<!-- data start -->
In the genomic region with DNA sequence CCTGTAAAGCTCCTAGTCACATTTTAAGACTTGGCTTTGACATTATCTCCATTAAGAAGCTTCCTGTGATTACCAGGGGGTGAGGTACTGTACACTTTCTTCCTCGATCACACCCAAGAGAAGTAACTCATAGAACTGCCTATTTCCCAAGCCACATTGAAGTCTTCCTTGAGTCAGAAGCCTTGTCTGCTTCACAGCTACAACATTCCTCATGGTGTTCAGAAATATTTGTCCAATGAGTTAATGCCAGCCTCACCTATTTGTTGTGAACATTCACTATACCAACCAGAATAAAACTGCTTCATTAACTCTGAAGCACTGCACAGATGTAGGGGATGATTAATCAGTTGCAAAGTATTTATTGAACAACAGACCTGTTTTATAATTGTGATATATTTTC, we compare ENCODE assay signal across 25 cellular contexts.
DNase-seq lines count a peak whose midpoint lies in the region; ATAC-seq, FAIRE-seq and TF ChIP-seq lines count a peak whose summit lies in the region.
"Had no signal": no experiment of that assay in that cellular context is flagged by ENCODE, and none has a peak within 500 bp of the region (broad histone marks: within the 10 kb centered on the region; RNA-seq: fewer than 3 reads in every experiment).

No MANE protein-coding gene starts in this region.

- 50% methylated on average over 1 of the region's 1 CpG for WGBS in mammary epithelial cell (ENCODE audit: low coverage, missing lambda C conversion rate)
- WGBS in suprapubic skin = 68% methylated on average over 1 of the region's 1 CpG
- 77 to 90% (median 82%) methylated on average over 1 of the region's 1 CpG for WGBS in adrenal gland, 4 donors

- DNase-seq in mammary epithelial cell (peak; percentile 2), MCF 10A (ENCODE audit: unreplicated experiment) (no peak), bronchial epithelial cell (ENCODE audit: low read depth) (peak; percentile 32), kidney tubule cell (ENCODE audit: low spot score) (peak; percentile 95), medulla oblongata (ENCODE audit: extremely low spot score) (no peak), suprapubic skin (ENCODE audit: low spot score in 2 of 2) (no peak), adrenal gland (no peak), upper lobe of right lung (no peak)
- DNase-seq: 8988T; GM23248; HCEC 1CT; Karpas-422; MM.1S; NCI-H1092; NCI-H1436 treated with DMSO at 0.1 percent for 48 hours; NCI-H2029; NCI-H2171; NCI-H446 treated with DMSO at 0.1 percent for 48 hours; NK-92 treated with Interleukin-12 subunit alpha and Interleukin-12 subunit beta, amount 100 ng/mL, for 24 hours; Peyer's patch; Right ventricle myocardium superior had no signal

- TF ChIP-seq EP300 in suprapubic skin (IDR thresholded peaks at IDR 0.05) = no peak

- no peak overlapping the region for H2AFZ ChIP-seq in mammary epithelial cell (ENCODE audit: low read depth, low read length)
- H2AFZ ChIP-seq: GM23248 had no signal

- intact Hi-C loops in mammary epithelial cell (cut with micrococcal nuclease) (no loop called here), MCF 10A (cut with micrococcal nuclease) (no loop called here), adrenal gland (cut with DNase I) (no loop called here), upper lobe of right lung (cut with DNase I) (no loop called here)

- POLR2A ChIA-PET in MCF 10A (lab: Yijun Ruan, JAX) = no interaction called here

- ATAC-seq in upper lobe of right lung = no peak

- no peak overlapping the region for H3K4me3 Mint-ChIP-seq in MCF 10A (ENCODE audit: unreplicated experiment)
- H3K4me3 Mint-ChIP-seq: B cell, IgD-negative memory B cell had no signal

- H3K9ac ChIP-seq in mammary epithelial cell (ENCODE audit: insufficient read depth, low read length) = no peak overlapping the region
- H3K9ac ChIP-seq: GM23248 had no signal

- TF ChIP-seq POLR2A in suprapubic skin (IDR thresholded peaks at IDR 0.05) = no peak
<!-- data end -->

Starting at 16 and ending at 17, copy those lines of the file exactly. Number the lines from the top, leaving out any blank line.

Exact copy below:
- no peak overlapping the region for H3K4me3 Mint-ChIP-seq in MCF 10A (ENCODE audit: unreplicated experiment)
- H3K4me3 Mint-ChIP-seq: B cell, IgD-negative memory B cell had no signal